Appleton's Cyclopedia of American Biography, edited by James
Grant Wilson, John Fiske and Stanley L. Klos. Six volumes, New York: D. Appleton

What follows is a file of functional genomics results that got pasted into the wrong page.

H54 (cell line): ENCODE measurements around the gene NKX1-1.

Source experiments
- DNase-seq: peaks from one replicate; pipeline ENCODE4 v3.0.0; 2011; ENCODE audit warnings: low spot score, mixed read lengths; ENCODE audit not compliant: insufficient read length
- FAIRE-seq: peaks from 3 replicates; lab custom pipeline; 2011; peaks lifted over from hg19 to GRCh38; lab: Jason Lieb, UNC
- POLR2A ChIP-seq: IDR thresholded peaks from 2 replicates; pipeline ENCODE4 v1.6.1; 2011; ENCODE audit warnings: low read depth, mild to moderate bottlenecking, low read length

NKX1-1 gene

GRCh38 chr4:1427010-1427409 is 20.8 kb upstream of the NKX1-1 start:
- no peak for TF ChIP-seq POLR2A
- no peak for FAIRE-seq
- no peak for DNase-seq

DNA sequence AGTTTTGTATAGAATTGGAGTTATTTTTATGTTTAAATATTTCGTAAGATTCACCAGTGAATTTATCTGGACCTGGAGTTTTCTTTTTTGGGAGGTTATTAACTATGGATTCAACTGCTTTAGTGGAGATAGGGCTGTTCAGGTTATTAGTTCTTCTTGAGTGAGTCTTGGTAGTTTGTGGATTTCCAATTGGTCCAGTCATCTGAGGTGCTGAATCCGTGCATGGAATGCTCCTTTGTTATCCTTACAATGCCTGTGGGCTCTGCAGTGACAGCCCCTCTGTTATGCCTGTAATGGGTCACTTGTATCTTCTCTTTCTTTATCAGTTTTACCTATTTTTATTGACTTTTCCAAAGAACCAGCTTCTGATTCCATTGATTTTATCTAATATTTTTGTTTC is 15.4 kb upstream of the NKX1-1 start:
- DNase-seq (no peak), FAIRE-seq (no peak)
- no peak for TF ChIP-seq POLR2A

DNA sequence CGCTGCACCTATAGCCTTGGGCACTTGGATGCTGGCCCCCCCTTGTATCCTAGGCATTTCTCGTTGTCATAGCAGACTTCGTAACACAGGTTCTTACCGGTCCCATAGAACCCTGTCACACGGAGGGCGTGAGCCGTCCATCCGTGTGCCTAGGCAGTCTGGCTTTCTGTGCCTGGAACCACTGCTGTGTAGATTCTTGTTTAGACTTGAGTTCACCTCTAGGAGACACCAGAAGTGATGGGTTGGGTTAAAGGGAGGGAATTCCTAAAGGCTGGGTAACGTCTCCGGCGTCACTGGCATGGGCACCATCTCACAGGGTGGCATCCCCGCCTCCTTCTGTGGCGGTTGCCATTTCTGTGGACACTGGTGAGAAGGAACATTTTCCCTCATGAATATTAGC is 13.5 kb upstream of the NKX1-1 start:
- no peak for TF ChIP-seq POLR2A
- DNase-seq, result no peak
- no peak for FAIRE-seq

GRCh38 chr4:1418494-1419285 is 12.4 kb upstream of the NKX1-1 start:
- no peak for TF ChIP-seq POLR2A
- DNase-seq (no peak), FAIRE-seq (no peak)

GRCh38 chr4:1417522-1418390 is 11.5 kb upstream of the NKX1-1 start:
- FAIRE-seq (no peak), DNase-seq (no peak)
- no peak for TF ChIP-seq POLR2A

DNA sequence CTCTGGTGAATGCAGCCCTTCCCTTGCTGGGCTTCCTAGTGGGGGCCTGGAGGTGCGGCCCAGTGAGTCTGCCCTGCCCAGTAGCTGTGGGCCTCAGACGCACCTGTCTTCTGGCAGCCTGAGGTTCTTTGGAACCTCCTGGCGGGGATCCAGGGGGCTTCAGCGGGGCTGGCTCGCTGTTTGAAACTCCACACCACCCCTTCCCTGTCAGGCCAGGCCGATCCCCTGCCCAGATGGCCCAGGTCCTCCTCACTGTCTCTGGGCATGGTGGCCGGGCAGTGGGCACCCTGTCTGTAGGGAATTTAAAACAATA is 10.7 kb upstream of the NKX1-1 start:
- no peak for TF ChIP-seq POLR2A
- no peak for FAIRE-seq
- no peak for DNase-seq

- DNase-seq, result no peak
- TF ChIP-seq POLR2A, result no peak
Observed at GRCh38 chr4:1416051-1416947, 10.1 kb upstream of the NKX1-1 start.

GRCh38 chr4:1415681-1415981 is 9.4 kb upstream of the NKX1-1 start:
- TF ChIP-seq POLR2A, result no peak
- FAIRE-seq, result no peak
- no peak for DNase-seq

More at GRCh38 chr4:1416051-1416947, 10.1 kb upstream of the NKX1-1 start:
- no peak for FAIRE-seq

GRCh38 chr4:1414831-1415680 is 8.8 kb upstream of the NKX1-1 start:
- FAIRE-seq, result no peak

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BARRON, James, naval officer, born in Virginia in 1769; died in Norfolk, Virginia, 21 April 1851. Com. Barton is chiefly known to the present generation from his encounter when in command of the "Chesapeake " with the British frigate "Leopard" in time of peace, and the duel in which he killed Com. Decatur. He was a seaman from early boyhood, entered the navy in 1798 as a lieutenant, was promoted captain in 1799, and was commodore when placed in command of the "Chesapeake " (38 guns) in June 1807. War with France was imminent, and the frigate had been undergoing hasty repairs at the Washington navy yard. Her men and stores were hurried on board, and she sailed on 22 June the intention being to clear the decks and drill the crew during the voyage across the Atlantic. As soon as she was fairly at sea the British frigate "Leopard" (50 guns), which had been waiting for her, ranged alongside, with her crew at quarters, and her captain demanded certain alleged British deserters said to be among the " Chesapeake's" crew. Com. Barron declined to surrender the men, whereupon the "Leopard" opened fire. By great exertion, a single American gun was fired by Lieut. Allen, with a live coal brought from the galley fire: but in the meantime the shot of the "Leopard" had killed three and wounded eighteen of the "Chesapeake's" crew. As the one shot was discharged the American ensign was hauled down, and after some further parley the alleged deserters were carried off. The action of the British captain was repudiated by his government, the "deserters" were formally restored on board the "Chesapeake," and a money indemnity was paid. Popular indignation ran very high. Com. Barron was tried by court-martial, and suspended from rank and pay for five years, though, in point of fact, the blame belonged to the navy department rather than to him. On his return to duty he was refused an active command, and in 1820, Com. Decatur having been instrumental in keeping him on shore, he challenged that officer to fight a duel, killed him, and was at the same time himself severely wounded. The remainder of his life he passed on shore duty and waiting orders. He became senior officer of the navy in 1839.
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